The arrow of time

Ivan Voras' blog

How slow are virtual methods in C++?

NOTE: this is bogus and I'm retracing this blog entry. The compiler still managed to trick me - what I'm describing in this post resulted from using -O3 optimization in gcc. With -O2 the times are close but it looks like the vtable approach could be faster.

The original post follows:

In one project I have a choice of modifying a behaviour of a class either by abstracting a base class with virtual methods and creating two descendant classes implementing those methods differently or by adding a flag and an "if" statement in the class and implementing the difference in behaviour based on this flag. Which one would you choose? Which one do you think would be faster?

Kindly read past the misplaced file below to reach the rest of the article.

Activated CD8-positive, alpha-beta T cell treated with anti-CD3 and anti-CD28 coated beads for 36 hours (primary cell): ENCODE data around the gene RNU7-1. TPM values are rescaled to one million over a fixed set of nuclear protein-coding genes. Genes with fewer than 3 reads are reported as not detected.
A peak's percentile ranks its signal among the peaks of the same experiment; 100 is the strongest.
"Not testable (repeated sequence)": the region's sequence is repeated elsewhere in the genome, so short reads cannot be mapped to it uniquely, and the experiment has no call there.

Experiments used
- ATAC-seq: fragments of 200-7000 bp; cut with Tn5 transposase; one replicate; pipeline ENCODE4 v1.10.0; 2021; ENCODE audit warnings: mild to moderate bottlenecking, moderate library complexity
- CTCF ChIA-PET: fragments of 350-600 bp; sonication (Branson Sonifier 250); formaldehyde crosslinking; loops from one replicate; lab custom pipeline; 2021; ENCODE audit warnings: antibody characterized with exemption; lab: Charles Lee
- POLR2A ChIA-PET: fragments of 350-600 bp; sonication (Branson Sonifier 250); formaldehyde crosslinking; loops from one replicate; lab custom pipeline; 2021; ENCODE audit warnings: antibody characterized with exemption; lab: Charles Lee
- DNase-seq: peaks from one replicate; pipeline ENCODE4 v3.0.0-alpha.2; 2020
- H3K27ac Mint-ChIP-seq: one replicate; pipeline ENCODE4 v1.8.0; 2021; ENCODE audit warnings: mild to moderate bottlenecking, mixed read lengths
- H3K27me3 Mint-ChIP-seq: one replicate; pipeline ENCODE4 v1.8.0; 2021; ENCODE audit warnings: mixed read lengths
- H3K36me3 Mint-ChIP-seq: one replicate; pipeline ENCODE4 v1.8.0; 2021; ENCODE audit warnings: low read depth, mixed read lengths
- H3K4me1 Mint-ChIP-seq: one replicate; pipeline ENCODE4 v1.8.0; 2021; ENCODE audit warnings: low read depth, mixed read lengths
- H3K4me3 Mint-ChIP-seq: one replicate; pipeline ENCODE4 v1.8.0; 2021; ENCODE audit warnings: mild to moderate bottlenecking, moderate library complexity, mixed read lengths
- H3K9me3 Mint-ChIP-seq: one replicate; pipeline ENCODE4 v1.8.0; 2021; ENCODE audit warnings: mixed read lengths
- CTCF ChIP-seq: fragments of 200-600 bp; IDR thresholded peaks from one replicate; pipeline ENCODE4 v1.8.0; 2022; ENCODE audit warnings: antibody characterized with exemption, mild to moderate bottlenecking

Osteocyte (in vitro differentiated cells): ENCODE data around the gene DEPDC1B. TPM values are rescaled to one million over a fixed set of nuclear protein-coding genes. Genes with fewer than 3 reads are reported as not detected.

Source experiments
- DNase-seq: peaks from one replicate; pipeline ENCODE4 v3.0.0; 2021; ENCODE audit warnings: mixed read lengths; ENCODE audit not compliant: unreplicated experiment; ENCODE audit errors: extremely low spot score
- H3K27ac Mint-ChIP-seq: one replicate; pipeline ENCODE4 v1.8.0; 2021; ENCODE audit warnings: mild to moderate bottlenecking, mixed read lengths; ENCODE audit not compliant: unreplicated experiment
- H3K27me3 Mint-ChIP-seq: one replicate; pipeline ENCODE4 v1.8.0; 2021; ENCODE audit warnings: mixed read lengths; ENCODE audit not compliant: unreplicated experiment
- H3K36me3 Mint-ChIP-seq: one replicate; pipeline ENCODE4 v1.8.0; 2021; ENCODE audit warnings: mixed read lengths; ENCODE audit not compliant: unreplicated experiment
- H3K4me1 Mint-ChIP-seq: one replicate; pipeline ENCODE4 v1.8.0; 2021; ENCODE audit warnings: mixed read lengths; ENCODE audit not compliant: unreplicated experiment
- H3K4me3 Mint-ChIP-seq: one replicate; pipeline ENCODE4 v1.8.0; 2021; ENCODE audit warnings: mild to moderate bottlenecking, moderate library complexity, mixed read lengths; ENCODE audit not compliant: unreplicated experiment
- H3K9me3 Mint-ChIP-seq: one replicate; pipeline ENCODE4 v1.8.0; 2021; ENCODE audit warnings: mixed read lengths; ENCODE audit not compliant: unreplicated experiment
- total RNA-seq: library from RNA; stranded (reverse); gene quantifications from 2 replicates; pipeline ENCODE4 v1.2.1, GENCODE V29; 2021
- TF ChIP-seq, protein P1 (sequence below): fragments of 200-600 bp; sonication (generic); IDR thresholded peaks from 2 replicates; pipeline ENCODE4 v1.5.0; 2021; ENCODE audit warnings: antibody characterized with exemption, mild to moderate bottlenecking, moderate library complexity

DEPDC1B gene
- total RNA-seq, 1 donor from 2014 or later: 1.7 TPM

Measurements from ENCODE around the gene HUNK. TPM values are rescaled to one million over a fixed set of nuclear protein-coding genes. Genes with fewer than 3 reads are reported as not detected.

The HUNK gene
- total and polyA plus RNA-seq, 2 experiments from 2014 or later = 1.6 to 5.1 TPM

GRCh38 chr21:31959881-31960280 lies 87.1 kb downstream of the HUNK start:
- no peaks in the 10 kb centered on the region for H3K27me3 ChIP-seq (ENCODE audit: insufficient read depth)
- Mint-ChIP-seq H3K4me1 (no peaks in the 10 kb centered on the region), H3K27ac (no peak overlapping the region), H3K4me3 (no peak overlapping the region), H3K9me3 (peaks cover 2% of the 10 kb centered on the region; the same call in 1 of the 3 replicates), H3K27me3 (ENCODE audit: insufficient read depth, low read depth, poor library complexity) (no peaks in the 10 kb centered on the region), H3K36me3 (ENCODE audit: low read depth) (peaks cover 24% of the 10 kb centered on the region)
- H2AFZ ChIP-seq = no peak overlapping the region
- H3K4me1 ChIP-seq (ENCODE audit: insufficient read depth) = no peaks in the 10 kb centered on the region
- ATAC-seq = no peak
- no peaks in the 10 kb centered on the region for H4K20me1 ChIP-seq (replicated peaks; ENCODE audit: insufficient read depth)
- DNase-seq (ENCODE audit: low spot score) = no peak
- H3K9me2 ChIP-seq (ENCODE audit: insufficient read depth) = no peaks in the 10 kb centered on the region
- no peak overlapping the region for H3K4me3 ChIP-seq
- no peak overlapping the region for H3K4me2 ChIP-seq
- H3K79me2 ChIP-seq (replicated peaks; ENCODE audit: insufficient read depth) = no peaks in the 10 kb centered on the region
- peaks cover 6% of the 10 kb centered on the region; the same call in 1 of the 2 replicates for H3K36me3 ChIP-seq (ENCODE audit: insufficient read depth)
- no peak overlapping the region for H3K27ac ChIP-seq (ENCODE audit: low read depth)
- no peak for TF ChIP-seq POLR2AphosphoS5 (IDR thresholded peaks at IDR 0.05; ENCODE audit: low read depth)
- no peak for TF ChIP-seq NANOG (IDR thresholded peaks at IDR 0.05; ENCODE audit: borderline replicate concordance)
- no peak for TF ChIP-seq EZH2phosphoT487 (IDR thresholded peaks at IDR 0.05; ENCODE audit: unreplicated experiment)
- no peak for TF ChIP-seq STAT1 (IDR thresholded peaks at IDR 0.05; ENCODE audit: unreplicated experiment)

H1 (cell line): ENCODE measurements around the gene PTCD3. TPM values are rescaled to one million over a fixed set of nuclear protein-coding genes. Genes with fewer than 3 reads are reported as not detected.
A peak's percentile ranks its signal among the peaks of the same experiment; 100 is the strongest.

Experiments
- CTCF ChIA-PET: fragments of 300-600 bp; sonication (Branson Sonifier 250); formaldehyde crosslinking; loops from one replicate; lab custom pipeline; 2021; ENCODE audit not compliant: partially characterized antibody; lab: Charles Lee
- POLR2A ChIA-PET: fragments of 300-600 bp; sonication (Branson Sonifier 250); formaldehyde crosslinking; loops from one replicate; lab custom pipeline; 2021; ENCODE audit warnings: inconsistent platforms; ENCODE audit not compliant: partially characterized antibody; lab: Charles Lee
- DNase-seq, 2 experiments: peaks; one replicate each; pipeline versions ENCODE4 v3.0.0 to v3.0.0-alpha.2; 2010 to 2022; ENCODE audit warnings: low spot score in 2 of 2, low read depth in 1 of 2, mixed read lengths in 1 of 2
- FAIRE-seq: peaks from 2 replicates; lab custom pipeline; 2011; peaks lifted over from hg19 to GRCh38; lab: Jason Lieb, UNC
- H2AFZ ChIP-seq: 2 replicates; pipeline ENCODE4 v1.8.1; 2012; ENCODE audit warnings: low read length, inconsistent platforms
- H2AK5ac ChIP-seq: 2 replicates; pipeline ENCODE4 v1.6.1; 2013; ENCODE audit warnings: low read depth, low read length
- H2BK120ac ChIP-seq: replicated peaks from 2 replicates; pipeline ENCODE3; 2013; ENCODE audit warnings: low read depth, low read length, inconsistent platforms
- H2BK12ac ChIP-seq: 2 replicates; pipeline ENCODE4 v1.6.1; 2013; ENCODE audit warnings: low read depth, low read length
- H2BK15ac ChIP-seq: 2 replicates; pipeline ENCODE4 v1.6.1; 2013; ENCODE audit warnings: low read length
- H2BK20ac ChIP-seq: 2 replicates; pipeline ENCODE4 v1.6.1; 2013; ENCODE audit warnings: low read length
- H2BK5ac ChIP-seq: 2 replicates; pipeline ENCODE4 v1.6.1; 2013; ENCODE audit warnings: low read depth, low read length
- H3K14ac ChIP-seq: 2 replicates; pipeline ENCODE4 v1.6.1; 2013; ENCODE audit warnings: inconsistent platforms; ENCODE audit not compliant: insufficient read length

As it turns out, the virtual method approach appears to be 2x slower than the if-based approach in this microbenchmark I made. I have no other conclusion but that the vtable lookup is indeed very slow even on modern CPU-s, and probably will never be "fast enough" for microbenchmarks.

/* vtable approach */
class FibBase {
public:
virtual int64_t fib(int64_t n) = 0;
};

class Fib : public FibBase {
public:
virtual int64_t fib(int64_t n);
};

int64_t Fib::fib(int64_t n) {
if (n <= 1)
return n;
return fib(n-1) + fib(n-2);
}


/* conditional approach */
class FibIf {
private:
int f;
public:
FibIf(int flag);
int64_t fib(int64_t n);
};

FibIf::FibIf(int flag) {
f = flag;
}

int64_t FibIf::fib(int64_t n) {
if (f == 42) {
if (n <= 1)
return n;
return fib(n-1) + fib(n-2);
} else
return -1;
}

I've taken precautions in main() not to have the compiler short-circut or optimize away the if statement in the FibIf::fib() method.

Time taken for calculating the first 40 Fibonacci numbers on a Core2 CPU are: 3.2 seconds for the virtual method variation and 1.5 seconds for the conditional variation. Compiled with gcc 4.2, FreeBSD 8 (amd64 arch).